Appellant indigent parent sought review from the Court of Appeal of California, Second Appellate District, Division Three, which determined that appellant was not entitled to counsel for an appeal from a judgment, obtained by respondent department of children's services, adversely affecting the custody of his child. Appellant asserted various procedural and constitutional arguments.
Appellant indigent parent, a criminal and drug user, had a child who was thereafter declared dependent. Appellant's parental rights were terminated. Appellant was appointed counsel to represent him on appeal. After that appeal was unsuccessful, appellant again sought review and the question of whether the case of Anders, revolving around a right to counsel on appeal, applied to an indigent parent's appeal from a judgment, obtained by respondent department of children's services, adversely affecting custody of a child. On review, the court noted that generally, Anders was confined to apply to criminal appeals. The court explored the history behind the right to appointed counsel and noted that those convicted in criminal cases were afforded more protections than parents involved in parental right/juvenile court proceedings. The court held that an indigent parent adversely affected by a state-obtained decision on child custody or parental status was simply not a criminal defendant and was not afforded the same protections and considerations as under Anders. The court held that there was no reversible error or other defect to require a reversal. The judgment was affirmed accordingly.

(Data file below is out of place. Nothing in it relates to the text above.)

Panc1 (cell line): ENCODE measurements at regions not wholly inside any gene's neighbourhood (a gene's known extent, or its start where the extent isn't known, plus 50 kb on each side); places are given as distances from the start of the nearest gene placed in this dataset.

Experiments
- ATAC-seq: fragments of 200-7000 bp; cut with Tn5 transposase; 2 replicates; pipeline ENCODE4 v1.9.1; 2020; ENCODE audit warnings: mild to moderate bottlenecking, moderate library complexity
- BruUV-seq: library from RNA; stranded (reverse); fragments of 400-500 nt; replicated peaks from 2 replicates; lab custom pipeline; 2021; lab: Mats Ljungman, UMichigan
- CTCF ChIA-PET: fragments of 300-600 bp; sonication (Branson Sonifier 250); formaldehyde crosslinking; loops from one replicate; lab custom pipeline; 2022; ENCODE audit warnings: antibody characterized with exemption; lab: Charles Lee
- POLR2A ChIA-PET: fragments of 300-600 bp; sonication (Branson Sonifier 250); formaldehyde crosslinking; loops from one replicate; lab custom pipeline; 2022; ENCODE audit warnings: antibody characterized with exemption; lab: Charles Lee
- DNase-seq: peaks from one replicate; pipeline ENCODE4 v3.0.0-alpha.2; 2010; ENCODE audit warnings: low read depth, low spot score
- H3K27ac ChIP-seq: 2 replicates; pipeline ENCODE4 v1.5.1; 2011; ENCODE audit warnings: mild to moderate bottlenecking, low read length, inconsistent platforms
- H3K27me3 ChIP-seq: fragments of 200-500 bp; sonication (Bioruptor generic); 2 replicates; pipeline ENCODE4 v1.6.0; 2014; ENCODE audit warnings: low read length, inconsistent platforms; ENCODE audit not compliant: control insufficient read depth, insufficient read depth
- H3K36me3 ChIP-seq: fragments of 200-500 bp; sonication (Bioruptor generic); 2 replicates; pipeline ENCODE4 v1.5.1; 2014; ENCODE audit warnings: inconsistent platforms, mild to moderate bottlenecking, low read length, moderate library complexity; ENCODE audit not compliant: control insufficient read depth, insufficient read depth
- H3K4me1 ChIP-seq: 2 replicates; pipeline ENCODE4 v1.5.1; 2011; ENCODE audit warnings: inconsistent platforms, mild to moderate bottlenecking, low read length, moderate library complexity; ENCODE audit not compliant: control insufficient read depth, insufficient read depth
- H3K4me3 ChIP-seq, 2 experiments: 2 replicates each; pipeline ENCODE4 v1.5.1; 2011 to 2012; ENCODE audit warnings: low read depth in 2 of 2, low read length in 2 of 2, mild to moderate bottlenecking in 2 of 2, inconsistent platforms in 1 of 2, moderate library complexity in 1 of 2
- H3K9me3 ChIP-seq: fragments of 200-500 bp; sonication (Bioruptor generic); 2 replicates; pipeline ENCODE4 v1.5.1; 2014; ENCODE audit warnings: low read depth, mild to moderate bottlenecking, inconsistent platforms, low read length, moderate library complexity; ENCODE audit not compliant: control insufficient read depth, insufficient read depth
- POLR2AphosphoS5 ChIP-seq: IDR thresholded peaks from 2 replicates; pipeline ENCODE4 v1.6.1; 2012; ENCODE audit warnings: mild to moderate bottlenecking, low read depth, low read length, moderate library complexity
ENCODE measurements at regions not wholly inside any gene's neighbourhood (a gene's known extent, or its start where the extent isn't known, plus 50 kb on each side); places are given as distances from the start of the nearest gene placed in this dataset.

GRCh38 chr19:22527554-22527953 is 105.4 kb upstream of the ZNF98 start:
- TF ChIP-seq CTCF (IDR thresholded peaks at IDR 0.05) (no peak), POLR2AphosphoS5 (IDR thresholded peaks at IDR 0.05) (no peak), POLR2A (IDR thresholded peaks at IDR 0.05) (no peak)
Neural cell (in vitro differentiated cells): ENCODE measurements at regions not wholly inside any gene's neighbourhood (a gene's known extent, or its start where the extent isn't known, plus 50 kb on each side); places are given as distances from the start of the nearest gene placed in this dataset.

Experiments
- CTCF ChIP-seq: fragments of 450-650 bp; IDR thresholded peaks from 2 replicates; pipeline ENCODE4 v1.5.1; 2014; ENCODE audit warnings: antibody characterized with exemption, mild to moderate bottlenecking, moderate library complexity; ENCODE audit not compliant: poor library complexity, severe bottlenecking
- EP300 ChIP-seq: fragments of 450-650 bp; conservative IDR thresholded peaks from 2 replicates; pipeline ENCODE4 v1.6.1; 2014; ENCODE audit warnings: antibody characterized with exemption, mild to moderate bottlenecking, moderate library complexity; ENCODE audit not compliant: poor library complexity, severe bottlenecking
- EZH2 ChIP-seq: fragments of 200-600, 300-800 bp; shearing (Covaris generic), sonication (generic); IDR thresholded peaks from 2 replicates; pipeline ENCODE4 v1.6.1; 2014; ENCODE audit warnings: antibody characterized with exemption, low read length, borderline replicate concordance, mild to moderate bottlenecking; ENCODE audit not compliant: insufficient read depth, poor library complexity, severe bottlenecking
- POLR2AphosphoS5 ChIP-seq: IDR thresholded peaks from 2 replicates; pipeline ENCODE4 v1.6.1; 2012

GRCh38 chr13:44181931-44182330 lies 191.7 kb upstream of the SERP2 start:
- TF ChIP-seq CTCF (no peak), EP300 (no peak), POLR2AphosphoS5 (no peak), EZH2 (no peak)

The court affirmed the decision against appellant indigent parent because appellant was not entitled, under Anders or otherwise, to counsel for an appeal from the judgment in favor of respondent department of children's services, which terminated his custody rights. The court held that, as no claim of error or other defect was raised, the appeal was properly dismissed.
Juvenile Dependency and